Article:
Another brisk and cold north wind arrives Friday and the change may bring a few showers to the viewing area. The chance of measurable rainfall is less than 20 percent. Any precipitation would favor the eastern half of the South Plains.
We should have another mild though cool afternoon Saturday before temperatures increase Sunday afternoon and Monday in the upper 60s and lower 70s. Wind speeds will also increase.
It appears an atmospheric "blocking pattern" (a strong high pressure area settling in) over eastern Canada and Greenland might be common, or at least repeated, into spring. During a block, cold air is funneled into the US, and everything moves much more slowly to the east. So winter storms (while not necessarily more numerous) have more time to gain moisture and can linger over an area, producing more wintry precipitation. Some leading forecasters think this pattern is likely into early spring. Precipitation, however, will likely favor areas north and east of the South Plains (as in the last few major storms) - but the pattern at least increases our precipitation potential.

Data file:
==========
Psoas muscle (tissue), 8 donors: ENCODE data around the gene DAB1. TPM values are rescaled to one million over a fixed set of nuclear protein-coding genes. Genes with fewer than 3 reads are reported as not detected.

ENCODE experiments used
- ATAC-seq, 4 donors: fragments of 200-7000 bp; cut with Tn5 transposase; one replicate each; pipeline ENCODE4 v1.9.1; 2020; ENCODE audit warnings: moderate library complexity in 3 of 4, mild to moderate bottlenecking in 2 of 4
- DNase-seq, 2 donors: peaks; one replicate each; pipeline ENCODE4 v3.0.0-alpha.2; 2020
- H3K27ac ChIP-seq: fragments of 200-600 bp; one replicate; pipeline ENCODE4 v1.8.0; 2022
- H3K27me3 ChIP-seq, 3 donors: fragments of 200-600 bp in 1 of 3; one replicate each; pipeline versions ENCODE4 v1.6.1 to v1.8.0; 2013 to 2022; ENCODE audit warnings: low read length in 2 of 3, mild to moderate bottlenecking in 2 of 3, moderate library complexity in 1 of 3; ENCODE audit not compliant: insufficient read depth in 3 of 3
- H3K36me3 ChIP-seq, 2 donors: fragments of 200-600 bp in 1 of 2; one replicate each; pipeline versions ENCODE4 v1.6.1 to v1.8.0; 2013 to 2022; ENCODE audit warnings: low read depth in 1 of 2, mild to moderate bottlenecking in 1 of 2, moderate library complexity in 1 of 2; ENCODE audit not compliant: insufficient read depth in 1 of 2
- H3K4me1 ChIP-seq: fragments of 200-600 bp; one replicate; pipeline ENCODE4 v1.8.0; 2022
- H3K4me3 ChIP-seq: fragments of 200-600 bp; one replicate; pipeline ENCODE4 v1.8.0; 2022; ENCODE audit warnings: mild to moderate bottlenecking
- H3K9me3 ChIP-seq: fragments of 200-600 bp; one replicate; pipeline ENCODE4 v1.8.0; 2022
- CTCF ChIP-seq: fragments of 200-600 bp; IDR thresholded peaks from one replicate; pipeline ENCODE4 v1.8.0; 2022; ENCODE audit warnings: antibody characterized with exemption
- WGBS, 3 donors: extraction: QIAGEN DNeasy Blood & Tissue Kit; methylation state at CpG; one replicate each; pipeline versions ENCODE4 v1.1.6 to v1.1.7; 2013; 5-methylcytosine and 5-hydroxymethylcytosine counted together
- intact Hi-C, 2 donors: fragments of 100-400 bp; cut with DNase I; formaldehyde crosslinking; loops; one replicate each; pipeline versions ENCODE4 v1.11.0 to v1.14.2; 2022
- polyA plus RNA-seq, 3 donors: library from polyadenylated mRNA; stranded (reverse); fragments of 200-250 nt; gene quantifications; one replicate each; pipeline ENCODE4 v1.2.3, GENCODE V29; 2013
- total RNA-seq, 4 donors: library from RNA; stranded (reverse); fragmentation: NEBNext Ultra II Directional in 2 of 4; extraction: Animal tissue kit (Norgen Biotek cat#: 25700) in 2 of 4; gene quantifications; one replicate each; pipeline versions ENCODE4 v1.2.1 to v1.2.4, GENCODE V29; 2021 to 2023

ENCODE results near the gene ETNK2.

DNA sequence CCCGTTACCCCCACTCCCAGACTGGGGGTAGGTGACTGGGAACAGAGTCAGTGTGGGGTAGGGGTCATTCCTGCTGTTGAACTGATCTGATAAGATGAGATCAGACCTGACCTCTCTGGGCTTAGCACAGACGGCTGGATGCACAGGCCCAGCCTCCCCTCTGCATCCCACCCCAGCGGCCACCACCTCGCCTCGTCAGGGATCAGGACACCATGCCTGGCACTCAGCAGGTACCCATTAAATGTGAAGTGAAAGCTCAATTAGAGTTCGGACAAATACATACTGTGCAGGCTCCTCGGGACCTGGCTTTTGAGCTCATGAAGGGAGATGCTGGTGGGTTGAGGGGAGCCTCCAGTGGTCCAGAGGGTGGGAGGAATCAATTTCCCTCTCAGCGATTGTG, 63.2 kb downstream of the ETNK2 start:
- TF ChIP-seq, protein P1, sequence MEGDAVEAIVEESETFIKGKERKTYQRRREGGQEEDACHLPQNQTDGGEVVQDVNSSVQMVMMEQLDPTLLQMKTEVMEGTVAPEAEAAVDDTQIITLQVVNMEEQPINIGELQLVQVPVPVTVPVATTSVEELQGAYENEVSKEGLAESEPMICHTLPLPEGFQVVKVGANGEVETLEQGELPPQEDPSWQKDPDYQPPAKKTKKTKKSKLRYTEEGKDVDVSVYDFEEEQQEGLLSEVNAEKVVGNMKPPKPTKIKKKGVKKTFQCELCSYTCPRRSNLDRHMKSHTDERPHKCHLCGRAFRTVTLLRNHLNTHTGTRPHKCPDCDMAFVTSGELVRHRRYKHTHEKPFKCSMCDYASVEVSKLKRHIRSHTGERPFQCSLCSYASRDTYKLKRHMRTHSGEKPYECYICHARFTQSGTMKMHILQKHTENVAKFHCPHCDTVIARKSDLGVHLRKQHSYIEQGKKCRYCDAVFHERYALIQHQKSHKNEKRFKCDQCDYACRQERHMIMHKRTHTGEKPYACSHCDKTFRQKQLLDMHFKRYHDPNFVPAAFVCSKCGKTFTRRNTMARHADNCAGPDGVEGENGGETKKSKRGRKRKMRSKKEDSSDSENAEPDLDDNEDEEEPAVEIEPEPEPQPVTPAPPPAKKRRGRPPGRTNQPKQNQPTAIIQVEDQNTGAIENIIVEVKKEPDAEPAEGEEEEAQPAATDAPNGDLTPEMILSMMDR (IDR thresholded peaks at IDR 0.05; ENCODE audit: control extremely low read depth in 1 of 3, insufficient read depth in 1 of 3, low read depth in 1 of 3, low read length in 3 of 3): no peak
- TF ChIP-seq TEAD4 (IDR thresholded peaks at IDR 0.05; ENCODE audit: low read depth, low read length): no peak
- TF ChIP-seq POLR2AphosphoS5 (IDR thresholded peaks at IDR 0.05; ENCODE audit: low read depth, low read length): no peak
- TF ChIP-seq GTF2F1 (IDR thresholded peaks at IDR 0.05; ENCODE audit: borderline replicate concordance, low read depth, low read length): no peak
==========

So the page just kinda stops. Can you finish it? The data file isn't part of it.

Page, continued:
The Lubbock office of the National Weather Service has compiled a summary of Monday's major winter storm. Snowfall accumulated between 3-6 inches in Lubbock; southern South Plains received only a couple inches but in the northern parts, there was around a foot such as Tulia, which got 15 inches. Snow drifts of nearly 10 feet were reported. The summary also includes links to snowfall and precipitation (liquid content) reports. Click this link for the summary:
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